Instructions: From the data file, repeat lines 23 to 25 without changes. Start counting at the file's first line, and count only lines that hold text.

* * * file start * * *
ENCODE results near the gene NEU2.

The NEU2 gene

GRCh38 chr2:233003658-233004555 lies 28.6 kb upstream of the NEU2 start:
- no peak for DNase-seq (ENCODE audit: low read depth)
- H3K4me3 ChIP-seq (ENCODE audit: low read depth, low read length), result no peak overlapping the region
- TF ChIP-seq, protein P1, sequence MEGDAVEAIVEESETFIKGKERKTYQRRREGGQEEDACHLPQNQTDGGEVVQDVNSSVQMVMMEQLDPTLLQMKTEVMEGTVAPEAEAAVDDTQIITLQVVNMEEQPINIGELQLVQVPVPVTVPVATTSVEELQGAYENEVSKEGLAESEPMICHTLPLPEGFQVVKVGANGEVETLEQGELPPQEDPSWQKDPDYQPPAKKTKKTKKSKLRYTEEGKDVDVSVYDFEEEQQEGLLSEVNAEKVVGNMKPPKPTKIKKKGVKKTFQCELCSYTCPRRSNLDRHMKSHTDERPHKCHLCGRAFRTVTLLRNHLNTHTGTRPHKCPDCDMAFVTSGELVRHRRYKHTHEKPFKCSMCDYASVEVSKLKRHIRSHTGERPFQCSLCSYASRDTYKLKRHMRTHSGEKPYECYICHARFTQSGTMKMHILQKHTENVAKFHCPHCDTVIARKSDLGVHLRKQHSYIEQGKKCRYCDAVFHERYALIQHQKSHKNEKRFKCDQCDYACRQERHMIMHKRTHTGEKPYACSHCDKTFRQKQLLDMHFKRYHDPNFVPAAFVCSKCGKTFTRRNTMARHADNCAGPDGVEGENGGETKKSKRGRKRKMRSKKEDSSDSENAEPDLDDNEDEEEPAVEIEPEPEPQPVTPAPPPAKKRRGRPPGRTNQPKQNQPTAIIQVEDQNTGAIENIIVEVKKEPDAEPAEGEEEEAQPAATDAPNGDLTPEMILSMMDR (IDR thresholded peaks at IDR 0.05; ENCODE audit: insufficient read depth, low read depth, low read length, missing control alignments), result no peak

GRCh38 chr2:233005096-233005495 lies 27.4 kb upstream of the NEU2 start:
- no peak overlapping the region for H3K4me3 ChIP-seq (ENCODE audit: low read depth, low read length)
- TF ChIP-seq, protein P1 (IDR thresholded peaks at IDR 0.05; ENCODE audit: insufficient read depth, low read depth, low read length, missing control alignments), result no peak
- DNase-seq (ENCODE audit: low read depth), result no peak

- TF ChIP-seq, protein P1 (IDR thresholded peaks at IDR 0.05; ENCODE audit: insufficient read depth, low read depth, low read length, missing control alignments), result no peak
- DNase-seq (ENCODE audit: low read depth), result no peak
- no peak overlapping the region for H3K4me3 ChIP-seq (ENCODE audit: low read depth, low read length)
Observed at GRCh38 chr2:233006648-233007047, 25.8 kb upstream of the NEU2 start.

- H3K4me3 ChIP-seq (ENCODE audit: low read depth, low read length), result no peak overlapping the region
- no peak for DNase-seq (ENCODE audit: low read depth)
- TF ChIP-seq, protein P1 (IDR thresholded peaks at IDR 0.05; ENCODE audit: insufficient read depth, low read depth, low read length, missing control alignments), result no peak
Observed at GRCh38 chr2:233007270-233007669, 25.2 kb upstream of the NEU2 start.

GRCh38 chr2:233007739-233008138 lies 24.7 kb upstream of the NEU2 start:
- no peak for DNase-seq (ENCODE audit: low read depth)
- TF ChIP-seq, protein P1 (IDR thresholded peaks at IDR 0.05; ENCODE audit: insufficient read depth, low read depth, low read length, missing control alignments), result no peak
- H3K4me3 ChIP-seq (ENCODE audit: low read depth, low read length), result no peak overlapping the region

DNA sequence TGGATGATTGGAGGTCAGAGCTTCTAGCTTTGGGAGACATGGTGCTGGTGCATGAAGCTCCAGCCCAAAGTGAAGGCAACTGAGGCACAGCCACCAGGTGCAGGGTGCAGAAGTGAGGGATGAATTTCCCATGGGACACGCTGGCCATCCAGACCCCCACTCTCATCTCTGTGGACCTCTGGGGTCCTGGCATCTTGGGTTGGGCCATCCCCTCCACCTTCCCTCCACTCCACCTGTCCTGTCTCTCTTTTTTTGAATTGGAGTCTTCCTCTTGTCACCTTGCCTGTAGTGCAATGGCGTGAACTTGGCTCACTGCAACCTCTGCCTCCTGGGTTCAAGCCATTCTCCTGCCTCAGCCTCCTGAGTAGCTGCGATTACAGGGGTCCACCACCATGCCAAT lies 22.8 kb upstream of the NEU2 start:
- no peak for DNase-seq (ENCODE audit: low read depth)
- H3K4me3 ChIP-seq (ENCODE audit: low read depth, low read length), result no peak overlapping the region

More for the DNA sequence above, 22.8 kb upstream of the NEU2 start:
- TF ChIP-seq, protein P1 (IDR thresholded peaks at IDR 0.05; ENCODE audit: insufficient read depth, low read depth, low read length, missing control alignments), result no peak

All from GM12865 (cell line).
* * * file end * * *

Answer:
DNA sequence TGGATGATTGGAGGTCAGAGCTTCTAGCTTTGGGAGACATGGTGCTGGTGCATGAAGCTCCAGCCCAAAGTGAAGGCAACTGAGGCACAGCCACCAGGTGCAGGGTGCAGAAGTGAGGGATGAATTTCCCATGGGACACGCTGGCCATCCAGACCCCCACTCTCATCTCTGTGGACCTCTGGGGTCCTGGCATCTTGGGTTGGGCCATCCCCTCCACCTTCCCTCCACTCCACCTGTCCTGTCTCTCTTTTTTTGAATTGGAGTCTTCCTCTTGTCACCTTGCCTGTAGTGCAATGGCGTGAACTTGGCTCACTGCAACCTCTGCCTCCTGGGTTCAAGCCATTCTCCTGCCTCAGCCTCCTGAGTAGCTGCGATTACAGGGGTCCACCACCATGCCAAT lies 22.8 kb upstream of the NEU2 start:
- no peak for DNase-seq (ENCODE audit: low read depth)
- H3K4me3 ChIP-seq (ENCODE audit: low read depth, low read length), result no peak overlapping the region